What is Allergy Testing?
When you are allergic, your body is reacting to a particular substance that should not normally bother you. These substances are called allergens. Typical allergens include pollens, dust mites, animal dander, foods, insect stings and even medicines. To determine which substances are triggering your symptoms, your allergist/immunologist will test your skin using tiny amounts of commonly troublesome allergens.
Allergy testing is generally very safe and effective. Under the guidance of a trained Allergist-Immunologist, allergen skin test is considered the Gold Standard for the diagnosis of allergy.
Who Should be Tested for Allergies?
People of all ages with symptoms that suggest they have allergic disease can be tested. These symptoms include:
Respiratory symptoms: Nasal congestion, runny nose, cough, wheezing, watery eyes, itchy eyes, nose, throat
Skin symptoms: Eczema, hives, itchiness
Abdominal symptoms: Abdominal pain and diarrhea after eating certain foods
Severe life threatening reactions, or anaphylaxis: This typically occurs with ingestions of foods or medication or insect stings (i.e. bees, wasps, fire ants)
Why is Allergy Testing Important?
Allergy testing is vital in identifying which substances are causing your allergies, allowing you and your Allergy Partners allergist/immunologist to more effectively manage your symptoms.
Treatment options can range anywhere from allergen avoidance (i.e. minimizing dust exposure) to allergen immunotherapy (i.e. allergy shots). Allergen immunotherapy helps your body to develop immunity or tolerance to allergens.
What Types of Allergy Tests are Available?
There are a few different types of allergy tests. These are the most common:
Prick technique: A small amount of allergen is introduced into the skin by making a small puncture with a plastic applicator through a drop of the allergen extract.
Intradermal technique: This test involves injecting a small amount of allergen under the skin with a very small syringe. This form of testing is done if the skin prick tests are negative.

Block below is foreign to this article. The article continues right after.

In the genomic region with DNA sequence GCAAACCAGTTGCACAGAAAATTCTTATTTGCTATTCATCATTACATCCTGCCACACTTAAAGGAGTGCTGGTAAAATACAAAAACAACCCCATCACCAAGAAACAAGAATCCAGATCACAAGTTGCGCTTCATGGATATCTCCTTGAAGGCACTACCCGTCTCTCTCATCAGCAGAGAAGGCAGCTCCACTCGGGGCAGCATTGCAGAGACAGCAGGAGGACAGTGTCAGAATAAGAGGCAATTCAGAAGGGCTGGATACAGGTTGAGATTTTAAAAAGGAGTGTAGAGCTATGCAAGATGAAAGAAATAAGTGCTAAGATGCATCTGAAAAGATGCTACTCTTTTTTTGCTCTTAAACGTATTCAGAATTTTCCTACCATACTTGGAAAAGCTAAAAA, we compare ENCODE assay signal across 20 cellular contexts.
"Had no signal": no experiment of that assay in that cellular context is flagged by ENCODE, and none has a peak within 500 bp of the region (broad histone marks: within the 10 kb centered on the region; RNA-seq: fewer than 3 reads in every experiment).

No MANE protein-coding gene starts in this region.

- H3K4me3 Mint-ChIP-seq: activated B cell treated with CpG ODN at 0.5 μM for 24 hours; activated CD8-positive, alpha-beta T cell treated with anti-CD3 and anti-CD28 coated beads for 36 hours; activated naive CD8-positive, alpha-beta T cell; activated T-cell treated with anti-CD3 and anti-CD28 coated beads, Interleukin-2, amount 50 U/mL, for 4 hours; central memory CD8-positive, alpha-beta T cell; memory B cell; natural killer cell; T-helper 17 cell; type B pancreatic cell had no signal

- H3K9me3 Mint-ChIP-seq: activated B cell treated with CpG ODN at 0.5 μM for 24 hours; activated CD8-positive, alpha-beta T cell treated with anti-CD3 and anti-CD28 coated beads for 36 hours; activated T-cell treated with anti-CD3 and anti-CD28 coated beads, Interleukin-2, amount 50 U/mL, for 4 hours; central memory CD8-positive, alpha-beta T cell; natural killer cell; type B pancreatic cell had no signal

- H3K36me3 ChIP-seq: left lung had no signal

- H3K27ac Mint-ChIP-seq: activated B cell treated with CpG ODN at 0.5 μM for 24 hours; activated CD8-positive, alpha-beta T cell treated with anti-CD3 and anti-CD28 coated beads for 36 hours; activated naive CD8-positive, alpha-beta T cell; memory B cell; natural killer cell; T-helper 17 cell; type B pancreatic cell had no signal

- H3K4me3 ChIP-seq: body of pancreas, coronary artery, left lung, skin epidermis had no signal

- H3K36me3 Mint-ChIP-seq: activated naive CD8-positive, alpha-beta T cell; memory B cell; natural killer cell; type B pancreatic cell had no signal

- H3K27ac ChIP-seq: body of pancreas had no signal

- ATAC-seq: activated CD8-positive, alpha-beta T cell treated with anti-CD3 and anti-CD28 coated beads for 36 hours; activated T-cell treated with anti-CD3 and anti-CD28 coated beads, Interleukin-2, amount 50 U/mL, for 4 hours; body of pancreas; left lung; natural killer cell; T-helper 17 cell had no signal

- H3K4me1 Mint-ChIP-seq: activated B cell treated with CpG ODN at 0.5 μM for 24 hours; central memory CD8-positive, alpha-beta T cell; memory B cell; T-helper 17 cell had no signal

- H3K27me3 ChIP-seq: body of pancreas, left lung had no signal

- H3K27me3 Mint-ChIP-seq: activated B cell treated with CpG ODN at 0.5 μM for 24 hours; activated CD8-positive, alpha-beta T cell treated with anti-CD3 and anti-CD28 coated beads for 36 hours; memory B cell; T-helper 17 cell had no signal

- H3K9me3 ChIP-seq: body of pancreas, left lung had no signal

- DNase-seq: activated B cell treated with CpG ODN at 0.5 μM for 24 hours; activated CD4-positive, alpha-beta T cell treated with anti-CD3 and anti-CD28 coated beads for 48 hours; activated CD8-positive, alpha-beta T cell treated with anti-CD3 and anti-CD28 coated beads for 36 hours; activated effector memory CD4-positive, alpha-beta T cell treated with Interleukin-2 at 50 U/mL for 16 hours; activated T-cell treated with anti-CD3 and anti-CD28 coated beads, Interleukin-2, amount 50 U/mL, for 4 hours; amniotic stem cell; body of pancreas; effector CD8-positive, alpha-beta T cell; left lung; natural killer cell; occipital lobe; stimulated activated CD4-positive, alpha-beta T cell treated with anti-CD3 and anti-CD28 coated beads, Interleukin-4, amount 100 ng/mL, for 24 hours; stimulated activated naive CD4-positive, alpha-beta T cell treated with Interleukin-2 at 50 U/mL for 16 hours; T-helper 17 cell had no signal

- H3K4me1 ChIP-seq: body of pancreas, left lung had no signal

Blood (Immunocap) tests: This test involves drawing blood to determine if you have allergic, or IgE, antibodies. This type of test is usually only performed if you cannot stop medications that interfere with skin tests, or if you have a diffuse rash, such as eczema or psoriasis.
The allergen extracts are manufactured commercially and are standardized according to the U.S. Food and Drug Administration (FDA) requirements.
As with any medical test, the results should be interpreted carefully and be coupled with a person’s history and physical exam. Allergy Partners allergists/immunologists are uniquely trained experts in the interpretation of allergy tests.
What Will Happen During Allergy Testing?
During your test, allergic antibodies will activate skin cells, called mast cells. Mast cells release chemicals, such as histamine, that cause swelling and redness, only in the areas where the allergens have touched your skin. This process usually only takes 15 minutes. The hives usually resolve within 30 minutes to one hour.
Is There Anything I Should Do Prior to Testing?
There are some medications, such as antihistamines, that interfere with allergy testing. Your doctor will ask you to stop these medications for several days prior to testing. If you are unsure if a medication will interact with the test, you should contact your Allergy Partners physician for guidance.
Is There Anything I Should Refrain From Doing after Testing?
There are no real limitations to one’s activity after testing. However, if you take a sedating antihistamine, such as diphenhydramine, you should avoid drinking alcohol or driving, as recommended on the bottle.